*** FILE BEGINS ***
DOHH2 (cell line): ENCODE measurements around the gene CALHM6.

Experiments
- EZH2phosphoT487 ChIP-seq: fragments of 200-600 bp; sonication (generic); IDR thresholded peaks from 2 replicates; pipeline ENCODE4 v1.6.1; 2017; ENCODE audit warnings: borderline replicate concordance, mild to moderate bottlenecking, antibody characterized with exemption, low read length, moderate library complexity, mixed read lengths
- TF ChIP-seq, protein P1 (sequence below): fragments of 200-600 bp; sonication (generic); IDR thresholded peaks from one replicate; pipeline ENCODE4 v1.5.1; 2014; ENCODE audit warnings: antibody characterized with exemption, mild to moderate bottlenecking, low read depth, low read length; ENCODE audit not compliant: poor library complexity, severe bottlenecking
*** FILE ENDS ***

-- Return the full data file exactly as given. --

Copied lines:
DOHH2 (cell line): ENCODE measurements around the gene CALHM6.

Experiments
- EZH2phosphoT487 ChIP-seq: fragments of 200-600 bp; sonication (generic); IDR thresholded peaks from 2 replicates; pipeline ENCODE4 v1.6.1; 2017; ENCODE audit warnings: borderline replicate concordance, mild to moderate bottlenecking, antibody characterized with exemption, low read length, moderate library complexity, mixed read lengths
- TF ChIP-seq, protein P1 (sequence below): fragments of 200-600 bp; sonication (generic); IDR thresholded peaks from one replicate; pipeline ENCODE4 v1.5.1; 2014; ENCODE audit warnings: antibody characterized with exemption, mild to moderate bottlenecking, low read depth, low read length; ENCODE audit not compliant: poor library complexity, severe bottlenecking